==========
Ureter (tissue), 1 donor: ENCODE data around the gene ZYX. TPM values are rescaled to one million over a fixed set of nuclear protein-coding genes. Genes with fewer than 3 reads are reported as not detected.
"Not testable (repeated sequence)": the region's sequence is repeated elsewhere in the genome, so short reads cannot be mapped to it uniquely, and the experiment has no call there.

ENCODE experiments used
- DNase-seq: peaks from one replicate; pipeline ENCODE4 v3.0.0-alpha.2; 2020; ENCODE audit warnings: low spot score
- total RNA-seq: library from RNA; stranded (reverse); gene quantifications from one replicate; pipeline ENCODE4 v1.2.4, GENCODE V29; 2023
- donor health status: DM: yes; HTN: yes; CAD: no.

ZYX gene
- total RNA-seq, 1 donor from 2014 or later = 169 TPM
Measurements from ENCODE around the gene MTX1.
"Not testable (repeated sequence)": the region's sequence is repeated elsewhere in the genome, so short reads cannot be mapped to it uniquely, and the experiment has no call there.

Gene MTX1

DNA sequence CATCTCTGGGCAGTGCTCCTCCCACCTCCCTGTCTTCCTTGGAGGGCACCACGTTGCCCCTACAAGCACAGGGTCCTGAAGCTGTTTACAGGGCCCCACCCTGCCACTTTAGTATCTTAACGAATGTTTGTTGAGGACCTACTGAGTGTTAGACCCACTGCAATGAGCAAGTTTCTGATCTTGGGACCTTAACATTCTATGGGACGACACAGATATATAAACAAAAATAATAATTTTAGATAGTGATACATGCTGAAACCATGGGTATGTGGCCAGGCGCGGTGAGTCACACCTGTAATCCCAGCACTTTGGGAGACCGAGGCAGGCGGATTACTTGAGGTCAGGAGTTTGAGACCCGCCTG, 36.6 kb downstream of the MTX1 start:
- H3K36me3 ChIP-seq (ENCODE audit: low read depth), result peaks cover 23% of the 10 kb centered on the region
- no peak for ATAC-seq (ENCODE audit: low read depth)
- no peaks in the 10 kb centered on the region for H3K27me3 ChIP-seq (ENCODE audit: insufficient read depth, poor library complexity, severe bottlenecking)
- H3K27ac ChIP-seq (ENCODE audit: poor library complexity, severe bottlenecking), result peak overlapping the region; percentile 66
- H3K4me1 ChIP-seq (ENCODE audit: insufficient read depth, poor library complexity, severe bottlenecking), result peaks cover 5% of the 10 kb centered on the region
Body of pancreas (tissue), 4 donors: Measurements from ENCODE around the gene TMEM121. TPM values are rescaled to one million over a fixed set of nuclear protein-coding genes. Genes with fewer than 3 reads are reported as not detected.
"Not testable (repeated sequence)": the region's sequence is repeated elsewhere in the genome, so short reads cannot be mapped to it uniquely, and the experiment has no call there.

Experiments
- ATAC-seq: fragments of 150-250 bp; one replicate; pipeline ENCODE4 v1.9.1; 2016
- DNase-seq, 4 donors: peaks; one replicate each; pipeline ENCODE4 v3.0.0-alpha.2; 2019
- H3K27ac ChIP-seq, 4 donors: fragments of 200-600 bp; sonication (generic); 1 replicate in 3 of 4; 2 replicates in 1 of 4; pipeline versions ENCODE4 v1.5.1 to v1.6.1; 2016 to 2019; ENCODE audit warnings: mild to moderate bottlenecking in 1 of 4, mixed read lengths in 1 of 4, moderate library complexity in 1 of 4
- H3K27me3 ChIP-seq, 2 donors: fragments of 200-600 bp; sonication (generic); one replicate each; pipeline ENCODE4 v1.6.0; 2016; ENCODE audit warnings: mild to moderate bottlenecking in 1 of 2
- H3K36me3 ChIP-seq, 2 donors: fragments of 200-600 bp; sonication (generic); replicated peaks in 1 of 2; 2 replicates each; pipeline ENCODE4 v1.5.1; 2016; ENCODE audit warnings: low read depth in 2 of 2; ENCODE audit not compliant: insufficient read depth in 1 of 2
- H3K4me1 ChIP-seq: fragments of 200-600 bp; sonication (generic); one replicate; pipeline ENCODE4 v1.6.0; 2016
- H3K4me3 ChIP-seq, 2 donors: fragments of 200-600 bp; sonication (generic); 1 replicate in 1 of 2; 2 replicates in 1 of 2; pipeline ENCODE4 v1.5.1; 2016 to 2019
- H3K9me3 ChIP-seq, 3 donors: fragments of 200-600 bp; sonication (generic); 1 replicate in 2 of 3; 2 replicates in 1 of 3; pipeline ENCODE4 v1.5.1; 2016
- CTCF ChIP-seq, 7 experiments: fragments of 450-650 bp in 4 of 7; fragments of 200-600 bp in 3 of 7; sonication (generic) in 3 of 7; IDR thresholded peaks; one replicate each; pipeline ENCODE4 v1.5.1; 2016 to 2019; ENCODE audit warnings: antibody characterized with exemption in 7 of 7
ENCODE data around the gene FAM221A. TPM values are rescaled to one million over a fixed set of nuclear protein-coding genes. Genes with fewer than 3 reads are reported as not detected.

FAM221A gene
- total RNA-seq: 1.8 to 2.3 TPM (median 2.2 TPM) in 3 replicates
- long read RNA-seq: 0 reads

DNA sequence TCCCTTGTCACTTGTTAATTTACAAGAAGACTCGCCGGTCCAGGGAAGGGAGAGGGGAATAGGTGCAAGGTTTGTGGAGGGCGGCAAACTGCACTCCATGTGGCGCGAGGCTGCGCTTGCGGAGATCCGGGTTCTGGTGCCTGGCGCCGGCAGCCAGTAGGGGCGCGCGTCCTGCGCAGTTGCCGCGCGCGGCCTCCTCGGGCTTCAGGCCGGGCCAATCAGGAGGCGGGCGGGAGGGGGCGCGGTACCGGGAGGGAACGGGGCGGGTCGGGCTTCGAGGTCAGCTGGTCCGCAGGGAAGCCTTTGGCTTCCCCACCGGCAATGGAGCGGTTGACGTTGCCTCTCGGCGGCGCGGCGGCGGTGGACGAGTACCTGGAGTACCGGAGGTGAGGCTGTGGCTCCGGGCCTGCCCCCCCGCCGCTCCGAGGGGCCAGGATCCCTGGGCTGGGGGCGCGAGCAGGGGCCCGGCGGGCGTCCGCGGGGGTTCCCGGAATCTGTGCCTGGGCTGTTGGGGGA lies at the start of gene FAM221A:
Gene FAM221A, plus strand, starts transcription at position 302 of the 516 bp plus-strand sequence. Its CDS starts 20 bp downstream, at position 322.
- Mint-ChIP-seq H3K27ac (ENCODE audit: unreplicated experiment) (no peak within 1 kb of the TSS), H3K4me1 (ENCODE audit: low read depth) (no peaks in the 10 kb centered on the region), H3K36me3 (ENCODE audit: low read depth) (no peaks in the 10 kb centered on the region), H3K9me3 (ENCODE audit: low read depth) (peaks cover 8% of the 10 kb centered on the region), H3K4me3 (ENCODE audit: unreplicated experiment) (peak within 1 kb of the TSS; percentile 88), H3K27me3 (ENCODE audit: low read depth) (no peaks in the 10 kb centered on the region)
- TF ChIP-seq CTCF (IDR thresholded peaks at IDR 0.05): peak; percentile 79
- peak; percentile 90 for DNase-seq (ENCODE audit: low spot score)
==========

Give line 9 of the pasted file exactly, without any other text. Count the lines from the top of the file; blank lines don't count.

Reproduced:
Measurements from ENCODE around the gene MTX1.